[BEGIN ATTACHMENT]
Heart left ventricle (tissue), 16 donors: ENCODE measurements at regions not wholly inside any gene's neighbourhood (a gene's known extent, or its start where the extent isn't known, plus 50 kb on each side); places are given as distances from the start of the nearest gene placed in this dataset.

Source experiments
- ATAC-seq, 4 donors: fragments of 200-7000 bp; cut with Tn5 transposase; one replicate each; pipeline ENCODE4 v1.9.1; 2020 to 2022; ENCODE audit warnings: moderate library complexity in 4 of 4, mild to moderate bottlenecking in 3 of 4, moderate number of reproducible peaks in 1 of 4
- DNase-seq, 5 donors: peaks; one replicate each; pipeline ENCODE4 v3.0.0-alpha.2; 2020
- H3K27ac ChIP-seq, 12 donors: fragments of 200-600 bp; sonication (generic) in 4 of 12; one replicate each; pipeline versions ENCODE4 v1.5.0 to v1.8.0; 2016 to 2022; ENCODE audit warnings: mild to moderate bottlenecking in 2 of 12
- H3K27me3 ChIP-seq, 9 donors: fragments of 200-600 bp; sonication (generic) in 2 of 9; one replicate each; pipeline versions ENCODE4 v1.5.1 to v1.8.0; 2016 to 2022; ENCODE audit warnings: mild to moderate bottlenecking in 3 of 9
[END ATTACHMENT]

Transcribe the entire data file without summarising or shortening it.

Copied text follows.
Heart left ventricle (tissue), 16 donors: ENCODE measurements at regions not wholly inside any gene's neighbourhood (a gene's known extent, or its start where the extent isn't known, plus 50 kb on each side); places are given as distances from the start of the nearest gene placed in this dataset.

Source experiments
- ATAC-seq, 4 donors: fragments of 200-7000 bp; cut with Tn5 transposase; one replicate each; pipeline ENCODE4 v1.9.1; 2020 to 2022; ENCODE audit warnings: moderate library complexity in 4 of 4, mild to moderate bottlenecking in 3 of 4, moderate number of reproducible peaks in 1 of 4
- DNase-seq, 5 donors: peaks; one replicate each; pipeline ENCODE4 v3.0.0-alpha.2; 2020
- H3K27ac ChIP-seq, 12 donors: fragments of 200-600 bp; sonication (generic) in 4 of 12; one replicate each; pipeline versions ENCODE4 v1.5.0 to v1.8.0; 2016 to 2022; ENCODE audit warnings: mild to moderate bottlenecking in 2 of 12
- H3K27me3 ChIP-seq, 9 donors: fragments of 200-600 bp; sonication (generic) in 2 of 9; one replicate each; pipeline versions ENCODE4 v1.5.1 to v1.8.0; 2016 to 2022; ENCODE audit warnings: mild to moderate bottlenecking in 3 of 9